Sumner's Tales: Sting talks...
"It was written during the post-9/11 confusion. I've found what's truly sacred in life's small things. My religion is simple things, like love for my family. Hopefully, the world can be changed through acts of kindness, acts of affection and love - the idea of doing normal, everyday things that actually have an effect down the line. Plant a tree, have a baby. Be kind. Because the opposite works as well. You can send your hatred to the future. And we all know the end result."
"I'm confident that we're all connected, we're all psychically connected, all of us and I'm just as responsible for what is going on in the world as anybody else. I also believe that reality can be created by incremental gestures, if you like, by a small act of kindness, of generosity, of affection, of warmth. Incrementally that build up to a certain kind of world. If everybody does that, just as easily as the small acts of meanness, jealousy, greed, aggression, violence, they also incrementally add up to the other kind of world. I think we have a responsibility to create the world we want. So this is my little mantra: send you love into the future is a very simple idea but it is something I believe."
Top Billing, 9/2003
"When I say, ''Send your love into the future'" - on the new album's first single, 'Send Your Love' - it isn't just about love. It's about the need to appreciate that the earth isn't here just for us but that our grandchildren and great-grandchildren would probably like for there to be woods they can walk in or water they can drink. This seems like common sense to me, but the current political dispensation is that these things are to be used for our generation, that our way of life is not negotiable - and, of course, it has to be."
"Am I religious In my own way. I say in 'Send Your Love': 'there's no religion but sex and music'. That's a polemic statement. But if you look at it, 'religion' means to reconnect in the Latin. What reconnects us with the world of spirit are two things: sex and music. Generally, this is my church. My idea of a spirit realm is not something outside the cosmos, it is the cosmos."
The Independent, 10/2003
"I just felt that, in light of September 11th and its aftermath, religion had a lot to answer for. It's been used in a very narrow political sense to close down who we are. It's another term that needed to be redefined. So I asked myself, what are my religions Well, music is one, and the other is love - romantic love, sexual love. They're both ways of approaching eternity, infinity, the impossible things that we simply can't understand. They give us a window onto that - and God created them both!"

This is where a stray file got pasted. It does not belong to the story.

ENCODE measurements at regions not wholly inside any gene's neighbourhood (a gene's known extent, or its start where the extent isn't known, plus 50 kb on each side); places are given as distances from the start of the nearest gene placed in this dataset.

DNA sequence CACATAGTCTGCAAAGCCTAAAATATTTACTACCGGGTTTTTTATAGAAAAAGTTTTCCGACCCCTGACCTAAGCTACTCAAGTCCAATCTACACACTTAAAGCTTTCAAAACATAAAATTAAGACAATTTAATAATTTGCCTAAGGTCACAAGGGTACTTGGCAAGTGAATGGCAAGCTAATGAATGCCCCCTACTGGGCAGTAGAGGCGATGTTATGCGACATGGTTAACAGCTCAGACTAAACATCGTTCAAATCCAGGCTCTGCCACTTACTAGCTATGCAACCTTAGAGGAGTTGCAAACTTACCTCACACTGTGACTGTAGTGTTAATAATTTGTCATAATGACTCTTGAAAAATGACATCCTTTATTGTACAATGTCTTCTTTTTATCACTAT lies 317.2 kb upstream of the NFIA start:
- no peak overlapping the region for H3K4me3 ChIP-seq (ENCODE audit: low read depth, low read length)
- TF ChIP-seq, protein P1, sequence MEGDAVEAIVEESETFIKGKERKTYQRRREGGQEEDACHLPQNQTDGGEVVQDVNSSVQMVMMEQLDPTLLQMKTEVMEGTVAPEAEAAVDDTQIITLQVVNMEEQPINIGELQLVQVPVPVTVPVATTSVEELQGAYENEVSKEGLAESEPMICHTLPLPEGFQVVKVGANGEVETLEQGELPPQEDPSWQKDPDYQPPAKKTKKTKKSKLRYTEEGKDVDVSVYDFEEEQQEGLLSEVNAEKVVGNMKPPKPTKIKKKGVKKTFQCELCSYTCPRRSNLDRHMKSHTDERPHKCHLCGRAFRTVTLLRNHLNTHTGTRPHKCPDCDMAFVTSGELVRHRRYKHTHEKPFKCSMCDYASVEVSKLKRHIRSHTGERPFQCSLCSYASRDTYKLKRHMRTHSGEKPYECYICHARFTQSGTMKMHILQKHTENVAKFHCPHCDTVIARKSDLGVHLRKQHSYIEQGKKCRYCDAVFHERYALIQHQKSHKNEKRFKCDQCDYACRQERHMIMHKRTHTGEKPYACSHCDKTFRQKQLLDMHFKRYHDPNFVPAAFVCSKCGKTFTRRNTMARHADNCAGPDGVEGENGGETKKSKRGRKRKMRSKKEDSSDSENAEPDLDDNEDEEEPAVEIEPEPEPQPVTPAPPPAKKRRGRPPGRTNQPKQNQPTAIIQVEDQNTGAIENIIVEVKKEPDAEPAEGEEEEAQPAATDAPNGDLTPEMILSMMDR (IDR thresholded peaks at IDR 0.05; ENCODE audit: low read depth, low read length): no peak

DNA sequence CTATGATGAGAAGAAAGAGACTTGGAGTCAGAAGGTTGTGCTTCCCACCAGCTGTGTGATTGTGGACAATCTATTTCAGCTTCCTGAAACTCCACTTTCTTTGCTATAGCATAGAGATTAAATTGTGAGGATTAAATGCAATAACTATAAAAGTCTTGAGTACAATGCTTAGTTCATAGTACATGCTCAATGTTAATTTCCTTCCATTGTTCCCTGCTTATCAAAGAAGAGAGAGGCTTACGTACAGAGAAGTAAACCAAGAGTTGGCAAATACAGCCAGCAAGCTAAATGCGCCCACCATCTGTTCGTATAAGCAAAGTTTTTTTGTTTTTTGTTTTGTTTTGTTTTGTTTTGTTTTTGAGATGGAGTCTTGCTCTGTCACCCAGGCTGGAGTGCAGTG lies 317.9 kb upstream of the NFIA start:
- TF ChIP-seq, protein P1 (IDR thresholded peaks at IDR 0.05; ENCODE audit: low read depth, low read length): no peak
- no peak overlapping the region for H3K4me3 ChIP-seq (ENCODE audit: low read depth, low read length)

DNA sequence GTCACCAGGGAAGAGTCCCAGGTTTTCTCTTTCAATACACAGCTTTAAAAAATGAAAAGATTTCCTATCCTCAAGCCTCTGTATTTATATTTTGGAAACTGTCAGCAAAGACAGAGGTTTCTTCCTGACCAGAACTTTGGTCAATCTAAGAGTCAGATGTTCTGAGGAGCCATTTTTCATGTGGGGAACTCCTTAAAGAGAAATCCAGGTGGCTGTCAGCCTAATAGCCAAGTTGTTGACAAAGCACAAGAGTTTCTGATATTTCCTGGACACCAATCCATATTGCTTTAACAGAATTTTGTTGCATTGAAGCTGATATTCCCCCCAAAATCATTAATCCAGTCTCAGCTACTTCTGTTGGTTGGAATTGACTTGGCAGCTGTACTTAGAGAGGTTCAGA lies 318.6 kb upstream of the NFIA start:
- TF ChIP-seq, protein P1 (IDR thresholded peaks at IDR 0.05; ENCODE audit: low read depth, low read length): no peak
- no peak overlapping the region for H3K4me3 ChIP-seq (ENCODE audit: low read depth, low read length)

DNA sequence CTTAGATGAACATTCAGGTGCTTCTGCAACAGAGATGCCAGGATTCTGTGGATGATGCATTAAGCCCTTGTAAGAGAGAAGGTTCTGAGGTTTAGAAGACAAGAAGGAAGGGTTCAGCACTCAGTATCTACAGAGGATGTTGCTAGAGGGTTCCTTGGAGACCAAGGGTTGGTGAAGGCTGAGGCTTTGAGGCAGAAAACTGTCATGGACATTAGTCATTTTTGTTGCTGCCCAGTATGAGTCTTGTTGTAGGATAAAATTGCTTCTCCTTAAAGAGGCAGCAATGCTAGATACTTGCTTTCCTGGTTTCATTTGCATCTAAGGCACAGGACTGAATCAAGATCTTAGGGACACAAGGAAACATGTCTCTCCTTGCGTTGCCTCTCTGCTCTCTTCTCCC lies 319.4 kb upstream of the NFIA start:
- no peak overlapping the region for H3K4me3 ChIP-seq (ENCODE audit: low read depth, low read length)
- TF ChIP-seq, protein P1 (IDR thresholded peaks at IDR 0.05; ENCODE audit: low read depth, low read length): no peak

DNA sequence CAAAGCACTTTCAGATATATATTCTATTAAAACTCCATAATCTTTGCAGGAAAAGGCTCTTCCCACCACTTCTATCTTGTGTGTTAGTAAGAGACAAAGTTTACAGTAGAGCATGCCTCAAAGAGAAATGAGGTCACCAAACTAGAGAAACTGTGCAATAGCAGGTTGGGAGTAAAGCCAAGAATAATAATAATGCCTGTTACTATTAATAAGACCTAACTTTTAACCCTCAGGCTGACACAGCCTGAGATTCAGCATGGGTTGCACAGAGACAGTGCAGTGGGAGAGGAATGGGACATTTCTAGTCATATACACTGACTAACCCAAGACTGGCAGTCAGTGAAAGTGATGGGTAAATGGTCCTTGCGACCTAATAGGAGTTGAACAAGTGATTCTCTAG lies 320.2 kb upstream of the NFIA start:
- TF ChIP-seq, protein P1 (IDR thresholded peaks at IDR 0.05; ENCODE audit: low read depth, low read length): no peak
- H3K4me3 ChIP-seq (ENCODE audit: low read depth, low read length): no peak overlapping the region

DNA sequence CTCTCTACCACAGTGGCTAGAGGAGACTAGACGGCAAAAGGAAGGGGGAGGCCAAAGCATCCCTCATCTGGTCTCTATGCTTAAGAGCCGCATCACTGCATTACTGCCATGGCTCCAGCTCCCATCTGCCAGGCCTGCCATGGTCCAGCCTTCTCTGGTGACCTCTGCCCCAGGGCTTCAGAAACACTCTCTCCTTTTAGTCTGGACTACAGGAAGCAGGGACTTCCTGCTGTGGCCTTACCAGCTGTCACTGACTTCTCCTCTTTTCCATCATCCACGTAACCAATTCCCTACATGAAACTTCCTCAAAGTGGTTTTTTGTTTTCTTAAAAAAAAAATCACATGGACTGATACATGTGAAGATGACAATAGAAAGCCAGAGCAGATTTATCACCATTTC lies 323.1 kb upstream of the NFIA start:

"I've always been fascinated by religion. Although I don't belong to a denomination, I regard myself as highly religious. I just felt, in light of Sept. 11 and the subsequent struggle, that religion had a lot to answer for. And religion needed in the future to be redefined. I think it's been used in a very narrow political sense of closing down who we are. In other words, if you belong to my religion, then you are family, if you don't then you're not family - them and us, black and white, good and evil. People imagining that God looks like they do. Well I don't think God's an Episcopalian or a Catholic or Islamic or Jewish. I think He, She or It is bigger than all of that. And religion needs to address that. It shouldn't be so petty. There has to be a larger thought. So I had to redefine religion for myself. What are my religions Music is one of my religions, where I can sense the infinite. And the other is love. Sexual love, romantic love. My relationship with my wife, for example, I regard as a devotional practice. It's a way of approaching eternity, infinity, the impossible things that we simply can't understand. Love gives us a window onto that. So the album is really about that - defining religion. I say a very polemic statement: "There's no religion but sex and music." This is my little polemic. It might embarrass some people, it might insult some people. I don't mean it to. I'm just saying for me this is what my religion is. God created both."
Grammy Magazine, 2004
'Send Your Love' was the first single from 2003's 'Sacred Love' album and there are numerous remixes of the track available. Opening with a flurry of Flamenco guitar courtesy of Vicente Amigo and castanets from Valerie Denys before breaking into a bassline that just makes you want get up and dance.
Despite the Spanish influence of the intro, the song has a decidedly middle-east feel in a similar vein to 'Desert Rose' and some great guitar from Dominic Miller.
The UK single also featured an edited version of the Dave Aude Remix, the video CD-ROM and a mix of 'Moon Over Bourbon Street' by Cornelius.